Algorithms can encourage empathy and connections”
Victor Galaz is deputy director and associate professor at Stockholm Resilience Center, and a writer for Svenska Dagbladet.

“Algorithms can encourage empathy and connections”

Could AI make us care about the climate? Or will it just bring a flood of auto-generated disinformation? It’s Victor Galaz’s job to find out.

Next year, Routledge will publish Victor Galaz’s book Dark Machines, an essay on the impact of artificial intelligence in a future of climate change. As deputy director and associate professor at Stockholm Resilience Center (and a writer for Svenska Dagbladet), he spends a lot of time pondering resilience and sustainability. Over Zoom, from his home in Stockholm, he explains what makes for a resilient society.

“It’s a society with the capacity to predict, adapt to and recover from shocks. In that process, it also innovates and renews itself. For instance, the war in Ukraine and the pandemic pose huge challenges for global food systems, energy systems and so on. However, we shouldn’t strive to get back to normal from this point, because we need to change these things anyway. Our societies need to evolve.”

How resilient is our society?

“Different societies have different levels of resilience. A country with weak public institutions and little money is always more vulnerable than a country like Sweden. However, one difference between the world today and the world twenty years ago is that we’re much more global and interlinked. A disturbance in one part of the world rapidly spreads to other parts.”

Do we have the resilience needed for future challenges?

“We can never take that for granted. Climate change and loss of biological diversity pose massive challenges. Over time, our drive to optimise and maximise has created huge values for a lot of people. But we have never lived in a time of climate change like this one, and we simply don’t know yet if we can handle it.”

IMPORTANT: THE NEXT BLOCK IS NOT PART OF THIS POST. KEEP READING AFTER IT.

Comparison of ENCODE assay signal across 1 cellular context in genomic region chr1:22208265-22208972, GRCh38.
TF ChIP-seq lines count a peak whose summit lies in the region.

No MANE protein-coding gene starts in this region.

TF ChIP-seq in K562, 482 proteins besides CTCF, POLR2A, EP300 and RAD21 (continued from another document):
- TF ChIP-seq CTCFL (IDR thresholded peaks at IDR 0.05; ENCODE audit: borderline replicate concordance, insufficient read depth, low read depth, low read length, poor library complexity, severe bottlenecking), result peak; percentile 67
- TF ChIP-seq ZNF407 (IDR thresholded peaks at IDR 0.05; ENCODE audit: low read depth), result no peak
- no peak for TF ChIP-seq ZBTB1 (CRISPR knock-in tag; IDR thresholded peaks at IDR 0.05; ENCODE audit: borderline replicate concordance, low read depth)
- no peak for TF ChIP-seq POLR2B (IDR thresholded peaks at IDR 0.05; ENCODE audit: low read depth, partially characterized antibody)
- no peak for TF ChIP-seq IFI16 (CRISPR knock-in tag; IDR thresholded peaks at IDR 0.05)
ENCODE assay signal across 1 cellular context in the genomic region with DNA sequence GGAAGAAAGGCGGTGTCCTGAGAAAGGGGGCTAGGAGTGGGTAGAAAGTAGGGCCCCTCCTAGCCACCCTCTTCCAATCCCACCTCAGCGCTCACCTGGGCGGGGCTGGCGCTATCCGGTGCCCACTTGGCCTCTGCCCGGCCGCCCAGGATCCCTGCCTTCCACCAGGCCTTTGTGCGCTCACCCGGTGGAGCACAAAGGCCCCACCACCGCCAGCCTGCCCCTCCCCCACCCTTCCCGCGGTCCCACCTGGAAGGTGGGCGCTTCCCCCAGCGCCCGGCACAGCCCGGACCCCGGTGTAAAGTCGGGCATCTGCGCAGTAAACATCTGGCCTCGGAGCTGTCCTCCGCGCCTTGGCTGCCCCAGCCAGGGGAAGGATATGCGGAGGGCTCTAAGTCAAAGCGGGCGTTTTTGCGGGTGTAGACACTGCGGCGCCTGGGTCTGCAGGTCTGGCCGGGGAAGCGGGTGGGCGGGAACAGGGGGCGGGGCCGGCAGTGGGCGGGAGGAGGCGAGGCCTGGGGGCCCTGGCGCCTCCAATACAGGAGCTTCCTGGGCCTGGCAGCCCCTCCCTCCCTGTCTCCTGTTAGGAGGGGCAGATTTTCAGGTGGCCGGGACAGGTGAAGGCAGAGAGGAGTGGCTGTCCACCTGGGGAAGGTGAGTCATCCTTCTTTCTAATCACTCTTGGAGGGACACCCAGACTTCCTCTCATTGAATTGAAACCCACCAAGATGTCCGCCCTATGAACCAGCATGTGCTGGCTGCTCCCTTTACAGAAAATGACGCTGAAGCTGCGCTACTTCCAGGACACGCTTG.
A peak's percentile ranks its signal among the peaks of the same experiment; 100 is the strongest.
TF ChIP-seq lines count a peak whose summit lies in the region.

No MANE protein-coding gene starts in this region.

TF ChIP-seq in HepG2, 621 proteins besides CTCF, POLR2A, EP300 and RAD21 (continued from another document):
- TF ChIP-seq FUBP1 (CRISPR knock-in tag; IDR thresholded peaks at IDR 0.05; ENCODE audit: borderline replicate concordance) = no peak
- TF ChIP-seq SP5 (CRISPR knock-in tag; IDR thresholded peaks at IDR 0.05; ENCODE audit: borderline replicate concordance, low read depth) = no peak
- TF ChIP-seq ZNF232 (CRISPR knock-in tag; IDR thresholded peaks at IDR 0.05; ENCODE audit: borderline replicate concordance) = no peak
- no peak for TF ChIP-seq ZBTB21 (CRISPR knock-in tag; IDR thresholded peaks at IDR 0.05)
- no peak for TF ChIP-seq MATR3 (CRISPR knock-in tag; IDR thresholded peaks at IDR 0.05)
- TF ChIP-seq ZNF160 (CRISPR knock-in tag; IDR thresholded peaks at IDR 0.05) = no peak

In his upcoming book, Victor Galaz explores how AI is cause for both hope and concern among climate scientists. He talks of a “silent tsunami” of AI seeping into
all aspects of our society – more or less unnoticed.

Is AI a threat in itself or is it a matter of who controls it?

“Technologies are not neutral. Some AI systems are explicitly designed to harm us, for instance through surveillance and discrimination of ethnic minorities. That said, it is a matter of control and of fair distribution of the enormous gains these new technologies bring.”

Regulating new technologies is a notoriously tough task. As the British academic and writer David Collingridge once pointed out: “When change is easy, the need for it cannot be foreseen; when the need for change is apparent, change has become expensive, difficult and time consuming.”

The challenge, then, is foreseeing the future. If we fail, AI will bring unintended and unwanted consequences, according to Victor Galaz.

”There are some direct climate effects of AI, such as energy costs, social costs and environmental impacts. We are coming to terms with these. But then there are indirect, long-term effects that are even bigger, and much harder to manage. Take digitalisation of agriculture, for instance. As we use technologies to optimise and maximise food production, we get enormous monocultures, as these are the most efficient, and we see the end of small-scale farming, loss of local job opportunities and more vulnerable ecosystems. And these are just some examples. Another is mass-scale climate disinformation through social media bots.”

If we do solve the problem of control, how can AI contribute to a resilient society?

“In two ways. Firstly, it will give us a better understanding of how our planet is changing, and how dependent we are on it. Secondly, it could help expand our empathy with other people and even with other species. Just as algorithms can exploit negative emotions to drive engagement in social media, they can encourage empathy and connection.”

“These and other emotions are important to bring about change. Just look at the mass appeal of Greta Thunberg. She is sad. She is disappointed. She is angry. These emotions make people care.”

Sam Sundberg

Sam Sundberg
Freelance writer, Svenska Dagbladet